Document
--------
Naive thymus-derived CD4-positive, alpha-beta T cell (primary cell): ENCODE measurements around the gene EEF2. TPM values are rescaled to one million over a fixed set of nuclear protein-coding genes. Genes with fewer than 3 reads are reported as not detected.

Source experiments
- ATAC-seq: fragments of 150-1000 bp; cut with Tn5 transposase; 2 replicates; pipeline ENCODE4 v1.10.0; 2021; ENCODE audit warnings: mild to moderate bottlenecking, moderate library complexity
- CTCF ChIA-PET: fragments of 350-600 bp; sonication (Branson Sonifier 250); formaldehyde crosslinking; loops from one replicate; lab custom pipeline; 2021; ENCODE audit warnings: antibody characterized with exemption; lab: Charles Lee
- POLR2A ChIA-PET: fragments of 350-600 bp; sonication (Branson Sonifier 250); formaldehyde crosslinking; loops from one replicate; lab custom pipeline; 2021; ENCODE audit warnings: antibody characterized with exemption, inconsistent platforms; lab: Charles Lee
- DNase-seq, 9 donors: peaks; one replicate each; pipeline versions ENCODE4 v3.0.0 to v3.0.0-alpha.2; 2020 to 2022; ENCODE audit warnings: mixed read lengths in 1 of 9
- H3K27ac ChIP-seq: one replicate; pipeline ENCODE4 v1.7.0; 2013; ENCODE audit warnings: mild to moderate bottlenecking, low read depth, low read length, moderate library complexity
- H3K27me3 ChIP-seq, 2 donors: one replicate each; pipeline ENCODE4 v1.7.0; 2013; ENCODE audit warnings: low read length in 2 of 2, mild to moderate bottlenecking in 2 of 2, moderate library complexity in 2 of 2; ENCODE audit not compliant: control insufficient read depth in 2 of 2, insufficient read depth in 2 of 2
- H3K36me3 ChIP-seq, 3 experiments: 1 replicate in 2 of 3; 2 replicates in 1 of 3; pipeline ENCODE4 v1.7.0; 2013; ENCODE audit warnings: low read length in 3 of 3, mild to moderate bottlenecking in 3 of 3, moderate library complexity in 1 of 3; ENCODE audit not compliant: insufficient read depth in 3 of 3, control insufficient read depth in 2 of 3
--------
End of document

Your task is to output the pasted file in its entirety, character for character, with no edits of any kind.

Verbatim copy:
Naive thymus-derived CD4-positive, alpha-beta T cell (primary cell): ENCODE measurements around the gene EEF2. TPM values are rescaled to one million over a fixed set of nuclear protein-coding genes. Genes with fewer than 3 reads are reported as not detected.

Source experiments
- ATAC-seq: fragments of 150-1000 bp; cut with Tn5 transposase; 2 replicates; pipeline ENCODE4 v1.10.0; 2021; ENCODE audit warnings: mild to moderate bottlenecking, moderate library complexity
- CTCF ChIA-PET: fragments of 350-600 bp; sonication (Branson Sonifier 250); formaldehyde crosslinking; loops from one replicate; lab custom pipeline; 2021; ENCODE audit warnings: antibody characterized with exemption; lab: Charles Lee
- POLR2A ChIA-PET: fragments of 350-600 bp; sonication (Branson Sonifier 250); formaldehyde crosslinking; loops from one replicate; lab custom pipeline; 2021; ENCODE audit warnings: antibody characterized with exemption, inconsistent platforms; lab: Charles Lee
- DNase-seq, 9 donors: peaks; one replicate each; pipeline versions ENCODE4 v3.0.0 to v3.0.0-alpha.2; 2020 to 2022; ENCODE audit warnings: mixed read lengths in 1 of 9
- H3K27ac ChIP-seq: one replicate; pipeline ENCODE4 v1.7.0; 2013; ENCODE audit warnings: mild to moderate bottlenecking, low read depth, low read length, moderate library complexity
- H3K27me3 ChIP-seq, 2 donors: one replicate each; pipeline ENCODE4 v1.7.0; 2013; ENCODE audit warnings: low read length in 2 of 2, mild to moderate bottlenecking in 2 of 2, moderate library complexity in 2 of 2; ENCODE audit not compliant: control insufficient read depth in 2 of 2, insufficient read depth in 2 of 2
- H3K36me3 ChIP-seq, 3 experiments: 1 replicate in 2 of 3; 2 replicates in 1 of 3; pipeline ENCODE4 v1.7.0; 2013; ENCODE audit warnings: low read length in 3 of 3, mild to moderate bottlenecking in 3 of 3, moderate library complexity in 1 of 3; ENCODE audit not compliant: insufficient read depth in 3 of 3, control insufficient read depth in 2 of 3